Program Schedule

Resistance of Fluoroquinolone in Orientia tsutsugamushi Due to gyrA Mutation in Scrub typhus

Session: Poster Abstract Session: Global Infectious Diseases
Saturday, October 11, 2014
Room: The Pennsylvania Convention Center: IDExpo Hall BC

 Scrub typhus is a mite-borne rickettsial disease caused by Orientia tsutsugamushi in endemic areas, and a public health concern for a population of over a million new cases emerging and a billion people at risk of infection. Although doxycycline remains the standard therapy, some reported effectiveness of levofloxacin as alternative regimen when treatment with doxycycline fails. However, there are clinical studies that quinolone is not effective in patients with scrub typhus. To clarify these discrepant results, we evaluated the genotype and mutation in gyrA associated with quinolone resistances.


 This prospective observational study enrolled patients admitted to a tertiary hospital with scrub typhus from 2008 to 2012. 27 patients enrolled, and we obtained the gyrA gene of Orientia tsutsugamushi from 27 samples. With blood samples, we sequenced the quinolone resistance-determining region (QRDR), the target of fluoroquinolones, by nested polymerase chain reaction targeting the 56-kDa antigen gene.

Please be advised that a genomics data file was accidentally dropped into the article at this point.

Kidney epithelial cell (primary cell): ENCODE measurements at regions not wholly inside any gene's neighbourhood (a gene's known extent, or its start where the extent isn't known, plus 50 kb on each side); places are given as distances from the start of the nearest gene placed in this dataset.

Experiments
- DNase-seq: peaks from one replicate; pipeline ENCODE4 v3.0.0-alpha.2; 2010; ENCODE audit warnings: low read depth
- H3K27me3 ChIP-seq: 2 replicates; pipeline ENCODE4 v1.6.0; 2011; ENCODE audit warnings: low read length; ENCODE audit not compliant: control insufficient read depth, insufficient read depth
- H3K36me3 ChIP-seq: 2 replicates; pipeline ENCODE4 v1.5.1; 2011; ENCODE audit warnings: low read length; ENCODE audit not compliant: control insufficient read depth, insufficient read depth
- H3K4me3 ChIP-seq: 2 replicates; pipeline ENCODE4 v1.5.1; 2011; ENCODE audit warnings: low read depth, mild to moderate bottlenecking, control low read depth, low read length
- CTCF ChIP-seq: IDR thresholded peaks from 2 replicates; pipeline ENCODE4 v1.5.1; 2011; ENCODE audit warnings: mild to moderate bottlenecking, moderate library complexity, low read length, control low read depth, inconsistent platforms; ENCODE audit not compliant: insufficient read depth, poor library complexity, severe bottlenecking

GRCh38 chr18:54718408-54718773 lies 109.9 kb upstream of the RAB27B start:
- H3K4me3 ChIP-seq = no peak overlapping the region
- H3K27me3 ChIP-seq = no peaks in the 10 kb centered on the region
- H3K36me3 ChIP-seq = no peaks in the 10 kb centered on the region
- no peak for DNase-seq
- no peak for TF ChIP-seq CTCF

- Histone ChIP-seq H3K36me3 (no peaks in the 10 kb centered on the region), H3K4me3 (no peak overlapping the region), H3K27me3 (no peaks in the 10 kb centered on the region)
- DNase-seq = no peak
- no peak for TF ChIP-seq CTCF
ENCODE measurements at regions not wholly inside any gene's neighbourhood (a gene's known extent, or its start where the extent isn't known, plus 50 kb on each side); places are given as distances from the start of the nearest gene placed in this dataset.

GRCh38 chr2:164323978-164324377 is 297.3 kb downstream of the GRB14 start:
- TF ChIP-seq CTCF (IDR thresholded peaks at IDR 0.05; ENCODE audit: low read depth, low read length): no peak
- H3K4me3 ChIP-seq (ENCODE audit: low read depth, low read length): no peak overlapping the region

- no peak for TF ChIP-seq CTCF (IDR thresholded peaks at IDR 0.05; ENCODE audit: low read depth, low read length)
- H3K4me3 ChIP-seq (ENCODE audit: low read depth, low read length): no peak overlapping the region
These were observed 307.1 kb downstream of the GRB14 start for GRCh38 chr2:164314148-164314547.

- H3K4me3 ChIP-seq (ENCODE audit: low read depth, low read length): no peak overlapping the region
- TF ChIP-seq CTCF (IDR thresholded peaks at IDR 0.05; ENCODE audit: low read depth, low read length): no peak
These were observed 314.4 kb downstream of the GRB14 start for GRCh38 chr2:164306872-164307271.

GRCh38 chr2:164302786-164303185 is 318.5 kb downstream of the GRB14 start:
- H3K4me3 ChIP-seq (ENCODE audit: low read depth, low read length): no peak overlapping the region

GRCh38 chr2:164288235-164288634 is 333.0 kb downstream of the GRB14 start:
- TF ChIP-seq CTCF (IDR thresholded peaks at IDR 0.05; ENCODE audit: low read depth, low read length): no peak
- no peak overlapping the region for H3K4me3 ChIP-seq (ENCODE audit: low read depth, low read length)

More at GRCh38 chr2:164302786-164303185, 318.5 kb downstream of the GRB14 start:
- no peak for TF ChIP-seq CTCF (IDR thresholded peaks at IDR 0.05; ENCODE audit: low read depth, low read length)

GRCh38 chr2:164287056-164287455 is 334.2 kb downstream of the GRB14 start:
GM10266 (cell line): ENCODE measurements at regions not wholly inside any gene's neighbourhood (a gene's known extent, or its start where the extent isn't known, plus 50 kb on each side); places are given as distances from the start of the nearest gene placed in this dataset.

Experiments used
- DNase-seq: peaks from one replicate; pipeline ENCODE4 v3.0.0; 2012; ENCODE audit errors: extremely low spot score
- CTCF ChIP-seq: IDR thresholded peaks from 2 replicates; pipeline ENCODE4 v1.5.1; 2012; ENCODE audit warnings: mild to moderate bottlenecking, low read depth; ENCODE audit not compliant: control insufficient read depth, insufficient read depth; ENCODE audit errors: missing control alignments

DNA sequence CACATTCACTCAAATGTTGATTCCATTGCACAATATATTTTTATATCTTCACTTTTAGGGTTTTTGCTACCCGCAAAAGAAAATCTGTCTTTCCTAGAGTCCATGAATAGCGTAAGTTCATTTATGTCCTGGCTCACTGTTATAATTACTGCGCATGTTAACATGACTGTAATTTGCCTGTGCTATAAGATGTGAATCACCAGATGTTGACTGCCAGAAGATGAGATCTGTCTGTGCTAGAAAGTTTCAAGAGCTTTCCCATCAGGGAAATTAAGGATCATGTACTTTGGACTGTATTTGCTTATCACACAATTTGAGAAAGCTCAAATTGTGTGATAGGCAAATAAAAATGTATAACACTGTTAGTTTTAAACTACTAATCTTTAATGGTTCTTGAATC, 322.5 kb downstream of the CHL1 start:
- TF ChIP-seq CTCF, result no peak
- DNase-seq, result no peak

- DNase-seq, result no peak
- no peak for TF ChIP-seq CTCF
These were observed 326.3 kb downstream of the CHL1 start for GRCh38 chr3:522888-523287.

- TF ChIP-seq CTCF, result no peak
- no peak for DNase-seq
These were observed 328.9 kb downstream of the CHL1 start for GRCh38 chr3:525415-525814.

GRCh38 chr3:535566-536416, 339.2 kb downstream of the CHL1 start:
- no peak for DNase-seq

The genotype of samples were as followed; 7 Je-cheon strain, 5 Taguchi strain, 4 Boryoung strain, 3 Kanda strain, 3 Karp strain, 3 Pa-joo strain, 2 Ikeda strain. Irrespective of genotype, all 27 samples had the Ser83Leu mutation in the QRDR domain of gyrA gene, which is known to be associated with quinolone resistance.


 Mutation of gyrA gene was identified in all DNA sample of O. tsutsugamushi, despite of genotype which enrolled for our study. These data provide evidence that O. tsutsugamushi has intrinsic resistance to fluoroquinolones, explaining treatment failures with such antibiotics in scrub typhus. Therefore fluoroquinolones should not be used for the treatment of scrub typhus, especially in severe cases.

Soo Kyung CHO, MD1, Kyung Hwa Park, MD2, Su Mi Choi3, Sook in Jung, MD2, Hee-Chang Jang, MD2 and Joon Hwan Ahn, MD2, (1)Infectious Disease, Chonnam National University Medical School, Gwangju, South Korea, (2)Chonnam National University Medical School, Gwangju, South Korea, (3)Research institute of medical science, Chonnam national university, Gwangju, South Korea


S. K. CHO, None

K. H. Park, None

S. M. Choi, None

S. I. Jung, None

H. C. Jang, None

J. H. Ahn, None

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